Back in April, I had the pleasure of showing off our game Where Shadows Slumber at AwesomeCon in Washington D.C. (Click here for the recap.) While I was there, someone mentioned a convention called TooManyGames and asked me if I was going. I had never heard of it before, and the deadline to apply as an indie had passed just a few days earlier. Despite that, I applied anyway because it sounded fun, and it was an even closer drive from Hoboken than Washington D.C. since TooManyGames is in Oaks, Pennsylvania.
I ran into a ton of problems during the weekend, but TooManyGames itself is a blast! This blog post is a recap of the convention, but the short version is this: if you’ve never been before, you should really check it out!
The Pennsylvania Turnpike’s Revenge
I thought I’d save money on my AirBnB costs and drive to TooManyGames on Friday morning (Day 1 of the show) instead of the night before. In theory, this made total sense. Hoboken is two hours from Oaks, the drive isn’t bad at all, and the show didn’t begin until 2 pm. My spartan setup for Where Shadows Slumber takes all of 15 minutes to prepare. I don’t need an entire night to set up beforehand like some people do!
This plan would have worked if not for one thin piece of metal that came loose on a bridge somewhere along the Pennsylvania Turnpike. This piece of metal, when it encounters tires moving at 70 mph, rips them to shreds. My car wasn’t the only one that got rekt, either. The moment I heard the loud BOOM and I felt my back-right tire disintegrate on the highway, I looked to my right and noticed that tons of cars had pulled over on the side of the road.
They were all changing their back-right tires. The cops were there, a bunch of mechanics and tow trucks were there, and I had to pull over. The mechanic who helped me out said that so far, 30 cars had gone over the same exact spot on the bridge and got flat tires! The government accidentally set up a drug-cartel style nail-trap across the road. (This is what your toll fee goes to, I suppose – democratic nail-traps) Suffice it to say, we had to throw a spare on there just to get to Oaks and I was 2 hours late for the first day. Not an auspicious start! Pennsylvania is totally paying to fix my tire now that I’m back in Hoboken.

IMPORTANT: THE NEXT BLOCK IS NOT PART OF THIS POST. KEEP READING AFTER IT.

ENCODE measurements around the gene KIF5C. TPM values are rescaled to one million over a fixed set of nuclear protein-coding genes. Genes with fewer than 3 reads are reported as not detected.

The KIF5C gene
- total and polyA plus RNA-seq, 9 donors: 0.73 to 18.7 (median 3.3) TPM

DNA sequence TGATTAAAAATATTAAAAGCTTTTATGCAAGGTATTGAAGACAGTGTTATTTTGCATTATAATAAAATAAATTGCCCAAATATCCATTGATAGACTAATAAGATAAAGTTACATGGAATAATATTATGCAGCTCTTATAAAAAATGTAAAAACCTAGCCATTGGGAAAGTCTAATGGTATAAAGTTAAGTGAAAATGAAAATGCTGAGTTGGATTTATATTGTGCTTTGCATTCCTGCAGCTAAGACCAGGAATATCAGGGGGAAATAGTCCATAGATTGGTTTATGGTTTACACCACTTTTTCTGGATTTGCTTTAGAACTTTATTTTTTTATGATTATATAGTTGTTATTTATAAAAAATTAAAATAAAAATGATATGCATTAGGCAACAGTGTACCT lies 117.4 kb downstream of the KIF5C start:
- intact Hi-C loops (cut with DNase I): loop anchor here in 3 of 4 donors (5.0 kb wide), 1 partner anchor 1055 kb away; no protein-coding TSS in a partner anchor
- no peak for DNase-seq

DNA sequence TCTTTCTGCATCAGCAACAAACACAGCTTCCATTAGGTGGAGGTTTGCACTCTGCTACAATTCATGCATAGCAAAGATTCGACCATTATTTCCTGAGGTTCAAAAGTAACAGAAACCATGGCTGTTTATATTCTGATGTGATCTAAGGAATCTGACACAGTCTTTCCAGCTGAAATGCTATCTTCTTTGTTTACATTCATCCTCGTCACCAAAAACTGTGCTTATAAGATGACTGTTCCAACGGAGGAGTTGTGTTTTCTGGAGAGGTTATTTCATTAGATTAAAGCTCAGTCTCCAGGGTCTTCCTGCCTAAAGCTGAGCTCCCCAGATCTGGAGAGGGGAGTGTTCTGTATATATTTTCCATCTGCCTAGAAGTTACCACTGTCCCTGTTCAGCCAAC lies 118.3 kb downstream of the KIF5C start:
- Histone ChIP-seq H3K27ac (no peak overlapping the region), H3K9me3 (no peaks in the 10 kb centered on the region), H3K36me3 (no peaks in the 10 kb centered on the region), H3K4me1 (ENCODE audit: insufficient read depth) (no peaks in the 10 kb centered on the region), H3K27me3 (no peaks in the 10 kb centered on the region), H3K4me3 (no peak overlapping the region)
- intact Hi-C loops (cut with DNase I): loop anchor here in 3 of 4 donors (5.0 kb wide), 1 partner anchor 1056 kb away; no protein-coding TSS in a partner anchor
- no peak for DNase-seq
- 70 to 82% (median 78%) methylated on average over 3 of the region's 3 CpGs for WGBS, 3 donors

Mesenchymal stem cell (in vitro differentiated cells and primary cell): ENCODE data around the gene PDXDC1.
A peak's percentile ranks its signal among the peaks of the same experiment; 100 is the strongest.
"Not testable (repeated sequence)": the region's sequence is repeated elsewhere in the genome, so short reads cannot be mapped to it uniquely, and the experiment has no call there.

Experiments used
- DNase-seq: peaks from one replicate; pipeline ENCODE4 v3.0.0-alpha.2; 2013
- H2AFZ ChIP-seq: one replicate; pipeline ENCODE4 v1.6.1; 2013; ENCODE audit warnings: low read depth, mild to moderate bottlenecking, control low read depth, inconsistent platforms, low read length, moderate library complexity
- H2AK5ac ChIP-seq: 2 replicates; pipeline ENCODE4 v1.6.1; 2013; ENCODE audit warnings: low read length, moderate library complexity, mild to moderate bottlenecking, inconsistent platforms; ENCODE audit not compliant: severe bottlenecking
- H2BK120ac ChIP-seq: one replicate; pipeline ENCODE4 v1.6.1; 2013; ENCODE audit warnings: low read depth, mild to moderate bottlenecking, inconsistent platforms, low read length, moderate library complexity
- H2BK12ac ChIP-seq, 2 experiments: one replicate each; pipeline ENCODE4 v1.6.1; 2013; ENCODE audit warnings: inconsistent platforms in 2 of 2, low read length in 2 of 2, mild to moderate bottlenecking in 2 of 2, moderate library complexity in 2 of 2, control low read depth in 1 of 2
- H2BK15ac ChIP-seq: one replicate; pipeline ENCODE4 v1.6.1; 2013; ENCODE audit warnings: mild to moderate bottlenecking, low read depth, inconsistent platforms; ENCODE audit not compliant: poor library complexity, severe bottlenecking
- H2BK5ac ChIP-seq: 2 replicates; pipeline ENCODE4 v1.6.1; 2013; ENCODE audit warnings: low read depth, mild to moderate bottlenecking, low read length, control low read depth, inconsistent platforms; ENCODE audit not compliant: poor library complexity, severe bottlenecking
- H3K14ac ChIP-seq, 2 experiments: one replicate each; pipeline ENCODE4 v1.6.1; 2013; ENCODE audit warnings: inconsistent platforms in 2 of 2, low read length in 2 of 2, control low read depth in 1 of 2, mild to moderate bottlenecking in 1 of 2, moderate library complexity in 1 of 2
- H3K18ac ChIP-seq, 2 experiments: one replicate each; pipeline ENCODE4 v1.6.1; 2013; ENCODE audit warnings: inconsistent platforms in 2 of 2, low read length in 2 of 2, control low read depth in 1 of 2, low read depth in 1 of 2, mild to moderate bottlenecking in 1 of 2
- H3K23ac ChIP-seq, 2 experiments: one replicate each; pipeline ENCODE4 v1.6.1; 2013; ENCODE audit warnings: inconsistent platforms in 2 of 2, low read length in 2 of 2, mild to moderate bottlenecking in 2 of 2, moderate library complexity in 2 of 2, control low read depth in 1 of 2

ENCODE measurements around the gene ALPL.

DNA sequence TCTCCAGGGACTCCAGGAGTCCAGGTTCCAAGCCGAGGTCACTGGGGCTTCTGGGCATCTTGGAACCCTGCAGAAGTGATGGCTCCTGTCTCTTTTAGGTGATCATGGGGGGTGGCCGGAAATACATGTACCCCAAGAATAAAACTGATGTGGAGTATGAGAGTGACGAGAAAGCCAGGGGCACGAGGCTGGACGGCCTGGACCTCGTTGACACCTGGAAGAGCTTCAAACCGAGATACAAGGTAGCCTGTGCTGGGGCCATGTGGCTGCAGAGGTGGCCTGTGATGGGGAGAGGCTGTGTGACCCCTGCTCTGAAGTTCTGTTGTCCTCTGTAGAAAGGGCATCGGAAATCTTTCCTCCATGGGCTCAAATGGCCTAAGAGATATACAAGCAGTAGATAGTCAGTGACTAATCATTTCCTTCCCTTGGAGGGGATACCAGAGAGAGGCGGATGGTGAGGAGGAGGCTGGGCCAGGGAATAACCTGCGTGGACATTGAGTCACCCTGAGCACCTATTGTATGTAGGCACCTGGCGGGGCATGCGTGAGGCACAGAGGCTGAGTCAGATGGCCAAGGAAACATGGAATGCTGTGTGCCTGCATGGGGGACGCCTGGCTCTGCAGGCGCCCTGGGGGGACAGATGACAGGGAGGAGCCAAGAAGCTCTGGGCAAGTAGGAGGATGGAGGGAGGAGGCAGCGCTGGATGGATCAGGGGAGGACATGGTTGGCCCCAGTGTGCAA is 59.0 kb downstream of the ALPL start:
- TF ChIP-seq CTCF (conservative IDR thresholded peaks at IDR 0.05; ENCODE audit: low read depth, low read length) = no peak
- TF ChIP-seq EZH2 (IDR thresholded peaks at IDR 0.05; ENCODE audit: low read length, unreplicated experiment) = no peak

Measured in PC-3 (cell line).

In truth, I’m just glad I’m ok. I didn’t get hurt, I didn’t see anyone else crash, and being a little late is not the worst thing in the world. (But I’m definitely going to remember this the next time I get into an argument with someone about taxes and roads.) Shout-out to Ford Roadside Assistance for offering me free access to a mechanic who came to me on the side of the Turnpike and swapped the spare out! The government mechanic was charging $60.00 and told me to just wait for Ford to come [<_< ]…
The theme of TooManyProblems continued, when on Sunday morning I awoke to see this wonderful push notification:
So Google does this a lot – they randomly check the apps on their store for this one specific thing, and then take your app down without checking with you first. [ /o_o]/
We went live again yesterday morning, so hopefully those who liked the game over the weekend were able to find it!
Sorry, I had to get those stories off my chest. The truth is, I had a great time in Oaks! This show was awesome and I’m definitely going back to TooManyGames next year. How about a look on the bright side? Here’s 8 good things that happened, in absolutely no coherent order:
1.) I conducted 200 personal demos with attendees (yes, I keep track of this stat at conventions!)
2.) About 20 people bought the game right there at the booth, and some left reviews over the weekend. I think this is due to my new policy on pins – no freebies! Cards are always free, but the pins are exclusively for those who have purchased Where Shadows Slumber. (More details on that below…)
3.) Speaking of cards, I got to debut the new slate of Where Shadows Slumber business cards. There are 8 cards, since we have 8 different Worlds in the game. Everyone loved them, and they drew lots of people to the table.
4.) Someone asked for my autograph on one of the cards… LOL